Most technical documentations are mundane. They feel robotic and lifeless. I strive to write life into articles for Antares Programming. The goal is to make it feel like you are reading a message from one of your classmates you go to whenever you need help. I want readers to feel like they’re reading a text from their classmate who just found out about this new technology to do that cool thing you’ve always wanted to do.
To do this, we need to state the purpose in each article. It’s pretty much useless to present information to a student without stating why it’s being taught (cough most of the maths
taught in school cough). In every article, I state what a technology does, and where it’s been used by other developers so far. I always try to answer the question
what cool things can I build with this technology? whenever I write tutorials.
Throughout its two year run, I have seen nothing but praise for Antares Programming. It is indeed both a novel and noble idea. I have not received any criticism yet from anyone other than
please give your website a dark mode (it already has dark mode since the first website). So here are some criticisms that I myself have against this project.
One that comes to mind is its use of language. For the first year of Antares Programming, there has been an internal conflict of whether to use formal Filipino language (because this is an educational site after all) or everyday Filipino language (because this is a more effective way of doing things). It seems easy, you might imagine, to gravitate towards the latter since it is more effective. But I have seen this project not just as an educational material but also a way to preserve the presence of the Filipino language online. However, I realized that this is not the goal of Antares Programming.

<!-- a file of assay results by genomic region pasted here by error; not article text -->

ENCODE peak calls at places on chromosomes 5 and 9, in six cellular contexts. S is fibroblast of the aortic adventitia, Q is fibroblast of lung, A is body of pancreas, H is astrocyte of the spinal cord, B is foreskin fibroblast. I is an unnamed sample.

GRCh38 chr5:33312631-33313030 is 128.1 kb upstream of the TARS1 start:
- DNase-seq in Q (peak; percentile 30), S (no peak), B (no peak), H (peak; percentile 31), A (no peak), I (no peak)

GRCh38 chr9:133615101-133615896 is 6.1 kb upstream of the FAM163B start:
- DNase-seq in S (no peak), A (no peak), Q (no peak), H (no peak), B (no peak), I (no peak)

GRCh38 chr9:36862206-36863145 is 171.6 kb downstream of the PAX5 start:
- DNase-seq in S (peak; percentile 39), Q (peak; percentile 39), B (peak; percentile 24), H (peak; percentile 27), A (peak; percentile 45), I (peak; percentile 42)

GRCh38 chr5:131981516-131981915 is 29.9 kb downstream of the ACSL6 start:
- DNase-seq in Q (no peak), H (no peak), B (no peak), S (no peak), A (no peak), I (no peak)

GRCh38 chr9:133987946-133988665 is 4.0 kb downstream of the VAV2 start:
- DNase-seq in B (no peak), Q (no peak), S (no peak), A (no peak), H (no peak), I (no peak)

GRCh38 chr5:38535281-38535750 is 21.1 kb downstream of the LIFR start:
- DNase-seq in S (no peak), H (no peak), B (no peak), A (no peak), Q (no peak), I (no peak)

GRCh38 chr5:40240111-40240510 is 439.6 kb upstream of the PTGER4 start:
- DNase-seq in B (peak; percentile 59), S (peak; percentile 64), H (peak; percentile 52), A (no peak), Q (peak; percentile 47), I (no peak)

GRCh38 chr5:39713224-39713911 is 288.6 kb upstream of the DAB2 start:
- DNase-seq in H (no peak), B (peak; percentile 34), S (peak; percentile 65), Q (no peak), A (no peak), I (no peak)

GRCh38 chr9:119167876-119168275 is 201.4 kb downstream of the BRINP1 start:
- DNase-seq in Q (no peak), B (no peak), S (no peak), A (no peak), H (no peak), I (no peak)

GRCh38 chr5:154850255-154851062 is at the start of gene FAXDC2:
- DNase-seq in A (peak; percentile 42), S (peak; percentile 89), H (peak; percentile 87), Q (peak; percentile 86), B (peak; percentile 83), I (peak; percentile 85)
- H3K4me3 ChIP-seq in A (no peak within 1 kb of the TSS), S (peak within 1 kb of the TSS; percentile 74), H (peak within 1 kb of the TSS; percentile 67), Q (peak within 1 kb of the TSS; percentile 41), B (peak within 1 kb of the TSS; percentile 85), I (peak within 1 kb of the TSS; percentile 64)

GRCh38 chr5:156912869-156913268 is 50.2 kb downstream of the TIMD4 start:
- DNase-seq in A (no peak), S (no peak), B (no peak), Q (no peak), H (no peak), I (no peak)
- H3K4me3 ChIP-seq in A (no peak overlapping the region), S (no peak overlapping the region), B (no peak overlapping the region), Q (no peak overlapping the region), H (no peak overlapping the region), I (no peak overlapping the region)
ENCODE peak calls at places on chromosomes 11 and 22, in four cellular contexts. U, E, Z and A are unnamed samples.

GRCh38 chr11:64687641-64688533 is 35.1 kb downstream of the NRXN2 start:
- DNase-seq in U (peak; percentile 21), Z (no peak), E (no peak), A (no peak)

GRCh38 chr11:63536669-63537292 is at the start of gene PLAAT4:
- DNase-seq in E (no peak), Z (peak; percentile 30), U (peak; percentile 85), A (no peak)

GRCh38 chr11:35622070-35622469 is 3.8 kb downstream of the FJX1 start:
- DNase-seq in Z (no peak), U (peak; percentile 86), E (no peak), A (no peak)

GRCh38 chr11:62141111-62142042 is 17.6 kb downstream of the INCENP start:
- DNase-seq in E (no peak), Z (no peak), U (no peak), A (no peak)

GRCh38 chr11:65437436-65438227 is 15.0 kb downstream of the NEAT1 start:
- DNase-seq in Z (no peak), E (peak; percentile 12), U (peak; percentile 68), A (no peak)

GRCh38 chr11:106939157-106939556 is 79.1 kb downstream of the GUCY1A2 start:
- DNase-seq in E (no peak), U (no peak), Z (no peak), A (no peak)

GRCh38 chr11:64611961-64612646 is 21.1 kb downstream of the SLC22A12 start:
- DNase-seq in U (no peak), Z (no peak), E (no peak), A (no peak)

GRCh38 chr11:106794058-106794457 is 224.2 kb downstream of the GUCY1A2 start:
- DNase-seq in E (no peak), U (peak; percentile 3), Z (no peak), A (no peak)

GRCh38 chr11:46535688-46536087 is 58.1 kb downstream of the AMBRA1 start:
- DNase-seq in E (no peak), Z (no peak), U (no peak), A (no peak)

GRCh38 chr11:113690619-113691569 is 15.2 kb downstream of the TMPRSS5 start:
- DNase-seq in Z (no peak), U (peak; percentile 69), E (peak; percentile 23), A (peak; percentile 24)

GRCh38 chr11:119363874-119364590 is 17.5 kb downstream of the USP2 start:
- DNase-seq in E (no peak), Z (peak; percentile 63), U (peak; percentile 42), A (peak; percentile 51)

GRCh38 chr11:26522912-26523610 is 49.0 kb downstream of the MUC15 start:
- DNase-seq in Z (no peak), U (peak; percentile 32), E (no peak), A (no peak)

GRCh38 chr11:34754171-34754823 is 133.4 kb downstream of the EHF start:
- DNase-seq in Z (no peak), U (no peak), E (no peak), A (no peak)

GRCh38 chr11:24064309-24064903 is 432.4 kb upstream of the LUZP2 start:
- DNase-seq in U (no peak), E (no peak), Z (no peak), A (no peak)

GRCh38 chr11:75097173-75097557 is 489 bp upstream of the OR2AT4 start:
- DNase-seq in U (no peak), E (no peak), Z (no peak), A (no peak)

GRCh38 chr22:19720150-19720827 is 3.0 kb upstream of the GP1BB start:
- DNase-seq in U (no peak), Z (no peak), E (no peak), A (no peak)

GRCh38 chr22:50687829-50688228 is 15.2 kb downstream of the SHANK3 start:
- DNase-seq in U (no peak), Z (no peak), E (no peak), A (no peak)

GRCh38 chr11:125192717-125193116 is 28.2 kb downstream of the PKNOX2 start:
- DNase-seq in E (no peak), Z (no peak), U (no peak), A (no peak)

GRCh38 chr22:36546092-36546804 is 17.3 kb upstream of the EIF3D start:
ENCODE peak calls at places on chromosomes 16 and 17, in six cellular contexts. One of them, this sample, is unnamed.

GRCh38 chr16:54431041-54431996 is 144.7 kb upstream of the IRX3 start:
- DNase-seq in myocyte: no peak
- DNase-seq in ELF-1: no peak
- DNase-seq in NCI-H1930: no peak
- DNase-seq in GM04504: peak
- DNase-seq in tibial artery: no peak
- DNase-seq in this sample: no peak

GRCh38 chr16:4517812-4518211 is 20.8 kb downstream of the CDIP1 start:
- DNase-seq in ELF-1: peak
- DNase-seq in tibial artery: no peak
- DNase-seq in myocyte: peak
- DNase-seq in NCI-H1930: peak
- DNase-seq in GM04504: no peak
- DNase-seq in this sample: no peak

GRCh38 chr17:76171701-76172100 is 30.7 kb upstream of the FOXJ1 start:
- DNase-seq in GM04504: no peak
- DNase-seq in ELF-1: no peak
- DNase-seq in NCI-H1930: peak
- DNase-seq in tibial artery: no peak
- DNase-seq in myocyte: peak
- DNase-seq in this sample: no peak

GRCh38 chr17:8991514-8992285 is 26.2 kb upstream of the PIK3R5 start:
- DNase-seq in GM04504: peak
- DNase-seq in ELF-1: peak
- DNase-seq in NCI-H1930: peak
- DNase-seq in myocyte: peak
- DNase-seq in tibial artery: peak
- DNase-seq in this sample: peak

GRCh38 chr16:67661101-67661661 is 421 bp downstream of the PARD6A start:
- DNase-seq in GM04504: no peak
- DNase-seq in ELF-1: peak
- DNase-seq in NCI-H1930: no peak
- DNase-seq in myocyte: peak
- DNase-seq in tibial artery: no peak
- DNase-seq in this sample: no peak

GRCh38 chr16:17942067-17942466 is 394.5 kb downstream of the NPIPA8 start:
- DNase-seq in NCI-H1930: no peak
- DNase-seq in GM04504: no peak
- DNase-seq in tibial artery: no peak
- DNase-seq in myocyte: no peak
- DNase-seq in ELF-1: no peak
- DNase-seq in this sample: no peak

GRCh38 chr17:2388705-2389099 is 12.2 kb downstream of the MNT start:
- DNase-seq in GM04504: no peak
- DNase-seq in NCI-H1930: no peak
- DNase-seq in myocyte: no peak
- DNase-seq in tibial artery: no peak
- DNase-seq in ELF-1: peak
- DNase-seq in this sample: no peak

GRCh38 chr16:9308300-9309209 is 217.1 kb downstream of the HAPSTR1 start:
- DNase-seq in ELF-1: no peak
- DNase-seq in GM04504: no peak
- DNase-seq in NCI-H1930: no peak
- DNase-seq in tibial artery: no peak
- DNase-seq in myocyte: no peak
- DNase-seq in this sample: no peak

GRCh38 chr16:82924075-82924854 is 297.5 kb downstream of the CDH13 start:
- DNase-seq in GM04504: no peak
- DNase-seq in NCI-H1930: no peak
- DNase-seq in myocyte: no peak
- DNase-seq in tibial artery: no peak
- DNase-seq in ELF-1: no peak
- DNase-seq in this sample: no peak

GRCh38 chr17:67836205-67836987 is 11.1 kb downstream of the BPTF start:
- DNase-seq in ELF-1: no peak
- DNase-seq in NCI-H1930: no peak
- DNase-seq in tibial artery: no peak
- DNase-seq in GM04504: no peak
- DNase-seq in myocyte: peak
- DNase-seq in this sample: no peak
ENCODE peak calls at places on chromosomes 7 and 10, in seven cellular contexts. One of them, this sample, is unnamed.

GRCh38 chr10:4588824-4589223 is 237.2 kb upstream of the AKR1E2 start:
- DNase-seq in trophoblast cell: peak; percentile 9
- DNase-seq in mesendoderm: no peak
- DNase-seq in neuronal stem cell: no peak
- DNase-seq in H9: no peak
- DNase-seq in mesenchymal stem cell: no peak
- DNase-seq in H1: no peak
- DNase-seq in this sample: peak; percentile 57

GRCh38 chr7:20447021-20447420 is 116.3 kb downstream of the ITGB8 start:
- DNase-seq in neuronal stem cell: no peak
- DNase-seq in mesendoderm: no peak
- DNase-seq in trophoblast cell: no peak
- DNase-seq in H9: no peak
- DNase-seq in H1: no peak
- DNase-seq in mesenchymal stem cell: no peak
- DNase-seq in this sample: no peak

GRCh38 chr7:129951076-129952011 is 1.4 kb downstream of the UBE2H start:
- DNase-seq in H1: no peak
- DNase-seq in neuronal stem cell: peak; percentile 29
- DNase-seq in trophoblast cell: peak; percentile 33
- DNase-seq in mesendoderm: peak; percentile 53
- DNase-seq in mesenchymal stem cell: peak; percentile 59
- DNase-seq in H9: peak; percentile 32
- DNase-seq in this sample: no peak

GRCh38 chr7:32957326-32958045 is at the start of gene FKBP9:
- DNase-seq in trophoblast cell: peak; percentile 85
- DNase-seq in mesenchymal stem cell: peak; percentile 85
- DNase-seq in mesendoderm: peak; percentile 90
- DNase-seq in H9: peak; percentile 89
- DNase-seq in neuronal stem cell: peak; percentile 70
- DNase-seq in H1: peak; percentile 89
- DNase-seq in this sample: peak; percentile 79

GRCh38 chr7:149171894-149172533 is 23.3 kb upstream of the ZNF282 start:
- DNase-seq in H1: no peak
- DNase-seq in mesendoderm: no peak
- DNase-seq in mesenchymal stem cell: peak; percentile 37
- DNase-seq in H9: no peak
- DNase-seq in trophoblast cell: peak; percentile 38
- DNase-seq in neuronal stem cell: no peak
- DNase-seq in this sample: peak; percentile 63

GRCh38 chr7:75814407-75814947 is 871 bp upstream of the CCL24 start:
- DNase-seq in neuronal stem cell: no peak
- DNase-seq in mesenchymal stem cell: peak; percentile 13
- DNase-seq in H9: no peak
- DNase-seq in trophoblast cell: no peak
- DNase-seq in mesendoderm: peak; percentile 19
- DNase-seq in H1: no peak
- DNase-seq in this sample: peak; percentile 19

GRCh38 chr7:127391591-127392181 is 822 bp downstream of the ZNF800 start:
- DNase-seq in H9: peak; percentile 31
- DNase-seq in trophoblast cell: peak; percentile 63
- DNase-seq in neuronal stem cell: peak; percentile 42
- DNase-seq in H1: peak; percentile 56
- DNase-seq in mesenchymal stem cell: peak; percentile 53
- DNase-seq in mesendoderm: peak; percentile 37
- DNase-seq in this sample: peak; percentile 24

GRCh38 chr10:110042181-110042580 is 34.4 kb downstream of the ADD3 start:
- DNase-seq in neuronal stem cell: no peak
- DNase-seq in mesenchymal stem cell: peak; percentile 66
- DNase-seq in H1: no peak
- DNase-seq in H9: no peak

You will see that I have transitioned from a very formal, and at times archaic, Filipino that I use when I write literature to an everyday Filipino. I even sometimes use colloquial language to better explain concepts. I also avoided using neologism or those Filipino words that were crafted recently to enrich the language. While I would use these words everywhere when I write, I have now stopped using it in my articles. The reasoning is that very few people use it that at its current state it is as bad as using very technical terms. And I don’t want to introduce that complexity when I could just as easily use English loan words that most people understand.
The future of Antares Programming is very bright. I have been invited to speak in developer conferences because of the exposure this project has given me. And I want to see it grow further.
For the longest time, I wanted to create video tutorials. For most developers, they learn through videos. The lack of funding (I fund Antares Programming with my personal money) is a barrier for this goal, but it is not a very urgent goal so I am taking it slow.
I also want to write a book. There are tons of ebooks out there that discuss web development for beginners, but none are written in Filipino. It would be a great honor to write one of the first, if not the actual first, ebook about web development in Filipino.
These goals are goals I want to accomplish within the next three years, so hopefully you join me in this journey. It has been a fun one, and it will continue to be. As long as there is one person who finds these articles helpful, I will continue writing. Thanks for the almost three years!
Maths, no matter how hard or useless they may be, are taught so our minds can be accustomed to logic. This may not be very apparent early on, but I found studying maths very helpful to me as a developer, even if I’m bad at it. After all, programming is a branch of math. But it’s not only helpful to developers, but to everyone as well, especially in this time when logical and critical thinking is not only useful but sorely needed. ↩︎